Supervisors share their thoughts

Potomac Local reached out to the county board of supervisors for their thoughts on how to handle the PRTC shortfall.

For Supervisor Mike May, addressing the board’s previous general fund contribution is on the table.

“It’s a significant amount of money and I don’t think the board is going to be able to be in a position to completely backfill a $9 million shortfall. There is a history of using general fund monies to supplement PRTC, and that probably makes some amount of sense – depending on of course, the amount. Historically, it’s been $1 to $1.5 million dollars, and so there’s a significant difference between that and the $9 million shortfall,” said May.

Additionally, May stated that none of the scenarios to cut service that PRTC has put forward would seriously be considered.

“All three scenarios are essentially non-starters. But those all assume a $9 million shortfall, and PRTC resolving it with some level of reductions. I don’t think any of the three will be met with a whole lot of support from the board,” said May.

Supervisor Maureen Caddigan stated that many of her constituents rely on PRTC and that not finding funding sources for PRTC’s shortfall would have a major impact on transit in the area.

 “We need transportation, obviously. If you look at Route 1, and [Interstate] 95 and certainly [Route] 66 – where the jobs are…and the traffic is horrendous, so we need [public] transportation to get people around. The OmniRide is doing wonderful, people are really happy…the concern with some of the money now that is needed is for OmniLink. And OmniLink does take care of our neediest people – the people that don’t have cars…it’s expensive to run the buses, so we are taking a look at it…Route 1 – that is my greatest concern. People get off of 95 and they get onto Route 1, and the traffic is terrible, so I would not cut out any kind of transportation to get people around,” said Caddigan.

According to Supervisor John Jenkins, the General Assembly should play a role in solving the shortfall by putting a floor on the motor fuels tax – one of PRTC’s major funding sources.

“We have a corporate responsibility, with other jurisdictions, and so it’s not one of these things where you can just say, ‘You know, we’re not going to fund it.’ There are two or three options we’re going to look at in the future. We have, over the years, in Prince William County, funded from the general fund, a little bit of the operation of the transportation systems, but I don’t think we can continue to do that in the current scenario. The General Assembly could put a floor on the amount of [motor fuels] tax that’s being cut. One of the things I would like to see done would be for the state General Assembly to come in there and come and give us some real, meaningful revenues to help operate this transit system,” Jenkins said.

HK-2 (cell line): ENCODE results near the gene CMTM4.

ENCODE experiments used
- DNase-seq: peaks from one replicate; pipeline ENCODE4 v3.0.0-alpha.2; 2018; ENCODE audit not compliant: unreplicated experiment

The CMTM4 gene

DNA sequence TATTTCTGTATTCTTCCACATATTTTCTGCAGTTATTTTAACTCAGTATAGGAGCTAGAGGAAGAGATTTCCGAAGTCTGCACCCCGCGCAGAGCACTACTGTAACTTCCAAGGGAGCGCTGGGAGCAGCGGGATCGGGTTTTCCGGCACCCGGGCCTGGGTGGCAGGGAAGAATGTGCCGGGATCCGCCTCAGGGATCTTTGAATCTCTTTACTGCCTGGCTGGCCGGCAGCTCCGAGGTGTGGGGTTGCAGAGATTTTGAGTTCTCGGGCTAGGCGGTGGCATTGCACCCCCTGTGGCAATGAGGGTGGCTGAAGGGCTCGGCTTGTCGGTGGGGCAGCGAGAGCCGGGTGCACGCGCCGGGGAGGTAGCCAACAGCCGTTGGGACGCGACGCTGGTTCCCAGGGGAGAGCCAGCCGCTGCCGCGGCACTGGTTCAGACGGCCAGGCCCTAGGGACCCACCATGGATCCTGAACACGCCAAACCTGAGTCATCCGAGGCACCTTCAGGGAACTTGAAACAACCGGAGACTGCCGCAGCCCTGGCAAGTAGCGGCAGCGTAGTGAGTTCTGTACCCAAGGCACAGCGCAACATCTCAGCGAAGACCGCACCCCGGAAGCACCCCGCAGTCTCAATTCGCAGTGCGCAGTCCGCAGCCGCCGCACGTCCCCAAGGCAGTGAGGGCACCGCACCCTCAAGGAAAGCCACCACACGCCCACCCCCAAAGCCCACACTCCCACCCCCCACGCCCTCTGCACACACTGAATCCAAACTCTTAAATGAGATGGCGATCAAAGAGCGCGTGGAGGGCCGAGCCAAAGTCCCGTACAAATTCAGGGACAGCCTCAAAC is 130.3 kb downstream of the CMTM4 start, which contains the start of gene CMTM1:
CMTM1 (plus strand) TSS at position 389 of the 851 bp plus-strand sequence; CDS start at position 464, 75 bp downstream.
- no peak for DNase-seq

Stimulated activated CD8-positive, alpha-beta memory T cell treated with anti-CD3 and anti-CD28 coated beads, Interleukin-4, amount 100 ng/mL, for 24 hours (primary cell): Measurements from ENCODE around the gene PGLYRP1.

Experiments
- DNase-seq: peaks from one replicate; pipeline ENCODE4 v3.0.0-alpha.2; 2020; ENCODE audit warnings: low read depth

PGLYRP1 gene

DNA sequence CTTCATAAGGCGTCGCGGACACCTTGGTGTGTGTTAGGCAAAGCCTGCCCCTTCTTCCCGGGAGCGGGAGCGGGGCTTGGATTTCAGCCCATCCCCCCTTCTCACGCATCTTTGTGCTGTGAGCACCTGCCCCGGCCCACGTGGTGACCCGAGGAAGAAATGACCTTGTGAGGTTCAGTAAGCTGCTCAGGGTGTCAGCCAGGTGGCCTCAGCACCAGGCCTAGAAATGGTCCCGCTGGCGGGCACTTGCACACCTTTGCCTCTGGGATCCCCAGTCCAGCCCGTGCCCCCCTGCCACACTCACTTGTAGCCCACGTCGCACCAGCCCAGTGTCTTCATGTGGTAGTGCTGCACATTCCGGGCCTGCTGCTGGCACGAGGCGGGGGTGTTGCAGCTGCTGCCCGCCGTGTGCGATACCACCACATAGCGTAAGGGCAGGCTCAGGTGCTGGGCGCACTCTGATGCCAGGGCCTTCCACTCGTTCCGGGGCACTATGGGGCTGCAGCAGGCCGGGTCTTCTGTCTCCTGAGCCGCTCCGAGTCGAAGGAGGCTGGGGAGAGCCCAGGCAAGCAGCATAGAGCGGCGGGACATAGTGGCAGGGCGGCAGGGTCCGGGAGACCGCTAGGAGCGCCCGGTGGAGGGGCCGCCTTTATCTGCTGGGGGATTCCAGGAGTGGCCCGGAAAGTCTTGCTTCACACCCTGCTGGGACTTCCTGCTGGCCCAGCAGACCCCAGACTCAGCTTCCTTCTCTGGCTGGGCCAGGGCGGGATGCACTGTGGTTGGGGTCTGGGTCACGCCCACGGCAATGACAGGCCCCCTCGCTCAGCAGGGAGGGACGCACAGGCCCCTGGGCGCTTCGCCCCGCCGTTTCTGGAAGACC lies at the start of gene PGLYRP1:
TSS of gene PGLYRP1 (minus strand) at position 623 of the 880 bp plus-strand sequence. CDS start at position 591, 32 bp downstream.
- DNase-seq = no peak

May also mentioned seeking outside funding sources, including the Northern Virginia Transportation Authority (NVTA), but that ultimately there would have to be some cuts at PRTC.

“I’m open to working with my colleagues to try and identify funding to help with some of that. I also think we should probably take a look at the possibility of using NVTA funds for a portion of that as well, but there’s probably going to have to be some reductions made on the PRTC side as well,” May commented.

Marx stated that public hearings could be held in the future to hear from county residents, as to how to address the $9 million shortfall.

Man arrested following shooting in Triangle home


On June 25, the U.S. Marshals’ Fugitive Task Force arrested 23-year old Triangle man Terrance Henderson for a shooting incident on Old Triangle Road on June 23.

Prince William police responded to a call at 2:27 a.m. that morning to investigate the shooting.

Their investigation revealed that the victim – a 21-year old Triangle man – was inside the residence when Henderson, who knew the victim, showed him a rifle which discharged, striking the victim in the leg, stated Prince William police.

After the incident, Henderson carried the victim outside and fled the area, said Prince William police.